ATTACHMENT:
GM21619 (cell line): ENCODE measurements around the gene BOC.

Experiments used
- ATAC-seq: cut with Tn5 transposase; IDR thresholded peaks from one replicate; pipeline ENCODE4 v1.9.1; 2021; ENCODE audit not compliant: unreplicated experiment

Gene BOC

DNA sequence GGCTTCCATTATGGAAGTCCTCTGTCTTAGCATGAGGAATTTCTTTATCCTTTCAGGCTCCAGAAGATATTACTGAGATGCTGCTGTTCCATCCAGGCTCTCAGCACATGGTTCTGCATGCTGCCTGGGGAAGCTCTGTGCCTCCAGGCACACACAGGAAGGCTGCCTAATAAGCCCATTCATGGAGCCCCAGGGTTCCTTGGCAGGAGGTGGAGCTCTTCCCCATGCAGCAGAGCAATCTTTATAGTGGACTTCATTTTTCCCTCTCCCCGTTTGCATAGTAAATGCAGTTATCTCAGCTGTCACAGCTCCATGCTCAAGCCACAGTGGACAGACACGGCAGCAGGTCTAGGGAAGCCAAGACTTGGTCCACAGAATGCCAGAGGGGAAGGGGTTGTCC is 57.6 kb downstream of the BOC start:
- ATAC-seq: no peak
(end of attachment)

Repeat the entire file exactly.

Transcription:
GM21619 (cell line): ENCODE measurements around the gene BOC.

Experiments used
- ATAC-seq: cut with Tn5 transposase; IDR thresholded peaks from one replicate; pipeline ENCODE4 v1.9.1; 2021; ENCODE audit not compliant: unreplicated experiment

Gene BOC

DNA sequence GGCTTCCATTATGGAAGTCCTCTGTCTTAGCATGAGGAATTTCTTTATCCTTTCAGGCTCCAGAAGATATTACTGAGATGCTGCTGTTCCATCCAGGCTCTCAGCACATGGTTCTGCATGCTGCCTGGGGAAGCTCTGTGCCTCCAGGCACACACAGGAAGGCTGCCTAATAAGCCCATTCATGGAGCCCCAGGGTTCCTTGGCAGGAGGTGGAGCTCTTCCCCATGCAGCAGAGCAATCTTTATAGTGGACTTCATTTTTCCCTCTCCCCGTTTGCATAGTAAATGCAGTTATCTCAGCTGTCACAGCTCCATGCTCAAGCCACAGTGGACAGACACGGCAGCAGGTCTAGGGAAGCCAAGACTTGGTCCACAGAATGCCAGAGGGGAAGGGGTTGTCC is 57.6 kb downstream of the BOC start:
- ATAC-seq: no peak